Walmart is MAD at Puerto Rico.
Walmart and Puerto Rico are entering a feud over what the company is calling "onerous and unconstitutional" tax increases.
It was such a dramatic tax increase the Walmart is estimating that they will have to pay nearly 92% of its net income within Puerto Rico in taxes - over three times what Walmart would pay elsewhere. This is due, in part, to the fact that Puerto Rico is extremely short on cash (they are over $70 billion in debt) and has accused Walmart of causing even more problems because it isn't paying its fair share of taxes.
Part of the plan to dig their way out of that debt is to double the taxes on big companies like Walmart that get their supplies from off the island. According to CNN Money, the tax only applies to companies that make over $2.75 billion a year.
"No government should be permitted to drive a company -- the largest private employer -- out of business through a special tax applicable at its highest rate only to that company," Walmart said in the legal complain that they filed on Friday.
The company currently has 55 stores on the island that employs around 15,000 people. However, all of those people may be out of their jobs if the island doesn't change the tax situation. Walmart wants them to figure it out quickly, in part because Puerto Rico will have to pay them back, and that money is adding up quickly.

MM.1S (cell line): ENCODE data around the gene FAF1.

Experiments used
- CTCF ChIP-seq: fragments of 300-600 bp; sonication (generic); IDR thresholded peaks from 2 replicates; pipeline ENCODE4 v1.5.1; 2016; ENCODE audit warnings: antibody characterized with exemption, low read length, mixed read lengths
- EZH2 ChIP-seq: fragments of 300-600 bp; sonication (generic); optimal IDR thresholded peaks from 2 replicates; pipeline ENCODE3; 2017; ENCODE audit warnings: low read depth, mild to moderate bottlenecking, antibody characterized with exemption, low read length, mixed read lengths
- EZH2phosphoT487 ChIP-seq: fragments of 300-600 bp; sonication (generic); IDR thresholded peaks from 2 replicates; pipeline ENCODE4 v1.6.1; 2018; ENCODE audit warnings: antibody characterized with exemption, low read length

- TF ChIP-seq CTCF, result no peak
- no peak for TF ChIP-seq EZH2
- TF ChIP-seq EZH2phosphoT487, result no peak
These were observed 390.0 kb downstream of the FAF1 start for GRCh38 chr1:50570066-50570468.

This is a problem, because Puerto Rico already defaulted on a portion of their debts in August, and are set to default on a larger portion on January 1. This problem is causing residents to leave Puerto Rico and move to the United States. Unemployment is rising and currently sits at 12%.
Puerto Rico's governor is struggling with the debt and has pleaded with Congress to allow the island to declare bankruptcy, much like with what Detroit did. However, the Republican controlled government isn't likely to allow that to happen.
"We continue to question if Washington is prepared to offer material help to Puerto Rico. This suggests more defaults are likely as the Puerto Rican government appears to lack the ability to meet its debt obligations, wrote Jaret Seiberg.
Cate Long of research firm Puerto Rico Clearinghouse believes that Walmart will have a good chance of winning this case due to discrimination.
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"Their tax law in general is very screwed up," says Long. "There are loopholes all throughout the Puerto Rico tax code."